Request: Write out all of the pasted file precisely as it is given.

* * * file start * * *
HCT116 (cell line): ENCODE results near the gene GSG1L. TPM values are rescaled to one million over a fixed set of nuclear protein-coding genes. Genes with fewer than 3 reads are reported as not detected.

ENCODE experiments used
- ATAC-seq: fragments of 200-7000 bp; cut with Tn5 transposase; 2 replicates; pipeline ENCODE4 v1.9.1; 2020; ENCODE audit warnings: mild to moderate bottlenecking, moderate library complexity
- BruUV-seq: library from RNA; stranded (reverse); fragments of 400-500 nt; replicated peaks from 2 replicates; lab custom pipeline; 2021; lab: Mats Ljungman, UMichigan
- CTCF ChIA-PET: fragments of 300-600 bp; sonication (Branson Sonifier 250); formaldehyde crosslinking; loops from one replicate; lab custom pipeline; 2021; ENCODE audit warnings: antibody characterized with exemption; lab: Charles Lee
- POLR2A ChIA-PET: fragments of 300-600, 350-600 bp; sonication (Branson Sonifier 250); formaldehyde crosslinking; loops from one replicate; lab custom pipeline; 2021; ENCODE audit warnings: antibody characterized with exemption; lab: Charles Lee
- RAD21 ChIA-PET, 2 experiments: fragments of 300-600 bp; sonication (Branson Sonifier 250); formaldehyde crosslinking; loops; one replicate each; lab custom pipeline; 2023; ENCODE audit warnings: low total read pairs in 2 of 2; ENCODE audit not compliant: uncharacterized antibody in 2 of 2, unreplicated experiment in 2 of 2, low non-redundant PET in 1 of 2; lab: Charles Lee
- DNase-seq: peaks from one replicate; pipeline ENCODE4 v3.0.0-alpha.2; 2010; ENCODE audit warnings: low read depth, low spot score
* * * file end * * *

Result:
HCT116 (cell line): ENCODE results near the gene GSG1L. TPM values are rescaled to one million over a fixed set of nuclear protein-coding genes. Genes with fewer than 3 reads are reported as not detected.

ENCODE experiments used
- ATAC-seq: fragments of 200-7000 bp; cut with Tn5 transposase; 2 replicates; pipeline ENCODE4 v1.9.1; 2020; ENCODE audit warnings: mild to moderate bottlenecking, moderate library complexity
- BruUV-seq: library from RNA; stranded (reverse); fragments of 400-500 nt; replicated peaks from 2 replicates; lab custom pipeline; 2021; lab: Mats Ljungman, UMichigan
- CTCF ChIA-PET: fragments of 300-600 bp; sonication (Branson Sonifier 250); formaldehyde crosslinking; loops from one replicate; lab custom pipeline; 2021; ENCODE audit warnings: antibody characterized with exemption; lab: Charles Lee
- POLR2A ChIA-PET: fragments of 300-600, 350-600 bp; sonication (Branson Sonifier 250); formaldehyde crosslinking; loops from one replicate; lab custom pipeline; 2021; ENCODE audit warnings: antibody characterized with exemption; lab: Charles Lee
- RAD21 ChIA-PET, 2 experiments: fragments of 300-600 bp; sonication (Branson Sonifier 250); formaldehyde crosslinking; loops; one replicate each; lab custom pipeline; 2023; ENCODE audit warnings: low total read pairs in 2 of 2; ENCODE audit not compliant: uncharacterized antibody in 2 of 2, unreplicated experiment in 2 of 2, low non-redundant PET in 1 of 2; lab: Charles Lee
- DNase-seq: peaks from one replicate; pipeline ENCODE4 v3.0.0-alpha.2; 2010; ENCODE audit warnings: low read depth, low spot score